We have established a popular and well proven GCSE course which follows the AQA syllabus involving two examinations:
- Section A - Active Citizenship – this also involves examination on their active citizenship campaign on a social issue
- Section B - Politics and Participation
- Section A - Life in Modern Britain
- Section B - Rights and Responsibility
If students do not undertake the GCSE options, all students will continue to follow the Political component with Personal, Political and Philosophical studies.
Our GCSE comprises of four components that are taught sequentially over Year 9-11. This enables our students to build on their understanding and knowledge each year evaluating each component.
Life in Modern Britain
This theme explores the make-up, values and dynamics of contemporary UK society. Students also study the concept of ‘Britishness,’ how our identities are formed and how we have multiple identities. This unit will also explore the role and responsibilities of traditional media, the emergence of new media sources and the UK’s role in international issues.
Rights and Responsibilities
Our students within this theme will explore and understand the nature of laws and the principles upon which laws are based, how the citizen engages with legal processes, how the justice system operates in the UK, how laws have developed over time and how society deals with criminality. Students will evaluate how rights are protected, the nature of universal human rights and how the UK participates in international treaties and agreements. Students are also equipped with the knowledge of how citizens can both play a part and bring about change within the legal system.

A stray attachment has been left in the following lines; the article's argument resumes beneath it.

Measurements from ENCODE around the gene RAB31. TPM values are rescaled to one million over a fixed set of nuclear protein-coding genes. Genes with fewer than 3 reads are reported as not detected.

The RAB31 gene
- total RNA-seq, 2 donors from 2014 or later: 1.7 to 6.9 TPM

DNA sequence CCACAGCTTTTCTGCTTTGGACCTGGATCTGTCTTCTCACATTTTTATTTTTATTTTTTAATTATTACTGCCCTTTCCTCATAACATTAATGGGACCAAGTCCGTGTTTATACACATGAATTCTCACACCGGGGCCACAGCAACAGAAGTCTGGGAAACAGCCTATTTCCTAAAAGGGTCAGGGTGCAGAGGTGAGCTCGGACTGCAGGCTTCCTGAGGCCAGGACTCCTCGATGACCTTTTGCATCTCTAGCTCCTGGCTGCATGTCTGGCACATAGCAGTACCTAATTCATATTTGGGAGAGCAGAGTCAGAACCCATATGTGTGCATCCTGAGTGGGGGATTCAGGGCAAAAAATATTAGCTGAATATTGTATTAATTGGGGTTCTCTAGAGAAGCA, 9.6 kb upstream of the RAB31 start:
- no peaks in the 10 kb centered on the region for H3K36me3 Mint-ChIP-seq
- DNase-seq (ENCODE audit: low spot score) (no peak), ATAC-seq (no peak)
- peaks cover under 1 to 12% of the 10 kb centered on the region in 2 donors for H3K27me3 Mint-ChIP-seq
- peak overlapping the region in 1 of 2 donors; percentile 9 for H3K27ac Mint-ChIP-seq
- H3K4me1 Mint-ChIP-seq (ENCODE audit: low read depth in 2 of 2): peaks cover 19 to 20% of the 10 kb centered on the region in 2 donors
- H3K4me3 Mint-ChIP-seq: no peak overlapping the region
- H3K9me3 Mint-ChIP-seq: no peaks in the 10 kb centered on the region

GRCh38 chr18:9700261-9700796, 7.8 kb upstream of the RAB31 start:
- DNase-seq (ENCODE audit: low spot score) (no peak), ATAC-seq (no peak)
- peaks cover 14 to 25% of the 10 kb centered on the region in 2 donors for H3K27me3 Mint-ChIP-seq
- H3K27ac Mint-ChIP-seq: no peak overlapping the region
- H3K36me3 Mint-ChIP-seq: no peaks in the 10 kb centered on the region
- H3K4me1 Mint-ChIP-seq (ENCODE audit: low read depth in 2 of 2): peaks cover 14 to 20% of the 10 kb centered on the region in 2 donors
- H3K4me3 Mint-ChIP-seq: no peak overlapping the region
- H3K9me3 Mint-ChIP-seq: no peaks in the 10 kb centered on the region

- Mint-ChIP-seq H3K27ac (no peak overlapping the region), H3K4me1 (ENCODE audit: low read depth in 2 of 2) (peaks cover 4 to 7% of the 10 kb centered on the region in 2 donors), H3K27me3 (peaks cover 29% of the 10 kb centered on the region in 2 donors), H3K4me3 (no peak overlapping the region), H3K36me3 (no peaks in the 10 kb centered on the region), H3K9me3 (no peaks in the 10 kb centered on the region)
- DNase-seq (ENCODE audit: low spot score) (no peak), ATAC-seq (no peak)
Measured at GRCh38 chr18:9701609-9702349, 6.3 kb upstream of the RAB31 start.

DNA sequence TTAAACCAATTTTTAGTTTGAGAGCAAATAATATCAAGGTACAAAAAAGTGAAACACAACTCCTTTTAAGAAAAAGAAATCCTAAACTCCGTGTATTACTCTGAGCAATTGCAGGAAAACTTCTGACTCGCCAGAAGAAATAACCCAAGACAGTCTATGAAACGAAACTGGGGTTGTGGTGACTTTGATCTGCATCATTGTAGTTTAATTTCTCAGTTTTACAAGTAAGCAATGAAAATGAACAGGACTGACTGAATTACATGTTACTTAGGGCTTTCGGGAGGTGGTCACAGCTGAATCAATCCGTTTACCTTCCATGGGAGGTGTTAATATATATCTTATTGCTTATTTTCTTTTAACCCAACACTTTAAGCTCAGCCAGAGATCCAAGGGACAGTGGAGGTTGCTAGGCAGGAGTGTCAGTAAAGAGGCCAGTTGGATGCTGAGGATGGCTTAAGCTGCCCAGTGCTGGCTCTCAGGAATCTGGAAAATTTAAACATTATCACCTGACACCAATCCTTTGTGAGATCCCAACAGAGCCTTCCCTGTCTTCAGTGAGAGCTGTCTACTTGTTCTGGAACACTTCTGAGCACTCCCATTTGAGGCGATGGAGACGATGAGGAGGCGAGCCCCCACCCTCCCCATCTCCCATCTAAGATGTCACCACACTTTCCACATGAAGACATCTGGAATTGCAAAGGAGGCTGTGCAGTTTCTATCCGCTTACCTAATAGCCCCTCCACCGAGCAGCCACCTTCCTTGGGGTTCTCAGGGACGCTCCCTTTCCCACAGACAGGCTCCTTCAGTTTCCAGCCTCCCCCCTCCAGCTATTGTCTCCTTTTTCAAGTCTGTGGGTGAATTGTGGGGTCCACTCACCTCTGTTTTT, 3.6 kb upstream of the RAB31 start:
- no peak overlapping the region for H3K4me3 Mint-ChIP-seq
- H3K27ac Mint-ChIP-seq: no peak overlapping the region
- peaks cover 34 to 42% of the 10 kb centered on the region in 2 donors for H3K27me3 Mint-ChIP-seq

Politics and Participation
Our students will explore and the nature of political power in the UK and the core concepts relating to democracy and government. This includes how government operates at its various levels within the UK, how decisions are made and how the UK parliament works and carries out its functions. Our GCSE also explores the role of political parties, the election system, how other countries govern themselves and how the citizen can bring about political change.
Active Citizenship – Taking Action
Students understand the overarching principle of how citizens can try to make a difference in society. This theme enhances further students understanding of taking action which is demonstrated through all the above themes. This theme allows our students to explore real life case studies of how citizens have brought about change in trying to make a difference. Students are equipped with the knowledge of how they can be informed active members of society. They apply these skills to their own action where they will campaign on a social issue about which they are passionate and want to raise awareness. These two mutually linked elements enable students to understand and assess the actions of others and draw upon others' experiences when undertaking their own investigation.
Our students will be involved in trips to the House of Parliament, this involves a tour of parliament and a workshop with a Lord or MP. To help students understand the criminal justice system students visit the Supreme Court.
Career and future pathways
Politics, Law and Sociology make suitable A levels for students who wish to continue with Citizenship education post 16.
There are also a range of smaller qualifications available and modules within vocational and other qualifications.